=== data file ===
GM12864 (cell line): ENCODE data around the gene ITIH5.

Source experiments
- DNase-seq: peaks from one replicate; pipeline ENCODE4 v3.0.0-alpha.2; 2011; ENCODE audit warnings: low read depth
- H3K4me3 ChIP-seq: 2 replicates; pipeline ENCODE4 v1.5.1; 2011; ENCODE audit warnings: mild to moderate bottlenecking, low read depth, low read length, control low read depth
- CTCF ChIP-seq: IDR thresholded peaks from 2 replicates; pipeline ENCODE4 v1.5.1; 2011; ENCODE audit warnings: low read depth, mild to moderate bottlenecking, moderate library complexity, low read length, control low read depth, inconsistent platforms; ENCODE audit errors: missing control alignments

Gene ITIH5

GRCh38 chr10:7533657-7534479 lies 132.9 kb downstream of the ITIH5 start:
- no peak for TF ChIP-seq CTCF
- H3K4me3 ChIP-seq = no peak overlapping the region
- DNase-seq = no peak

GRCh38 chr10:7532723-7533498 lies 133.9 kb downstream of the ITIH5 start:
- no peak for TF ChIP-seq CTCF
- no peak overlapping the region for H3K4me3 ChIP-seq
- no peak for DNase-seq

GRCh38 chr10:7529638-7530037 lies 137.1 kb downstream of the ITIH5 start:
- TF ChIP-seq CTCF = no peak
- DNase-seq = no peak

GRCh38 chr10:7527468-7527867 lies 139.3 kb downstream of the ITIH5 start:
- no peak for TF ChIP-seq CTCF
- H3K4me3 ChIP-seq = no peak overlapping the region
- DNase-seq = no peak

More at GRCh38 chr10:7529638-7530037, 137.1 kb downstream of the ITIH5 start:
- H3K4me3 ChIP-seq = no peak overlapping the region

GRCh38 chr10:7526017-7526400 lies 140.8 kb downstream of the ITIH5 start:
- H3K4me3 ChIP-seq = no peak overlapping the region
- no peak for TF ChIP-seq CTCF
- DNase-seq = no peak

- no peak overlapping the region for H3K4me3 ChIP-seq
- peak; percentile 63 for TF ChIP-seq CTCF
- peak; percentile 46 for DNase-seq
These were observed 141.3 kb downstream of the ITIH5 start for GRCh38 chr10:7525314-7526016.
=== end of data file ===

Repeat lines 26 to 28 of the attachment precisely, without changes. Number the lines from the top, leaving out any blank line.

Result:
- no peak for TF ChIP-seq CTCF
- DNase-seq = no peak

- no peak overlapping the region for H3K4me3 ChIP-seq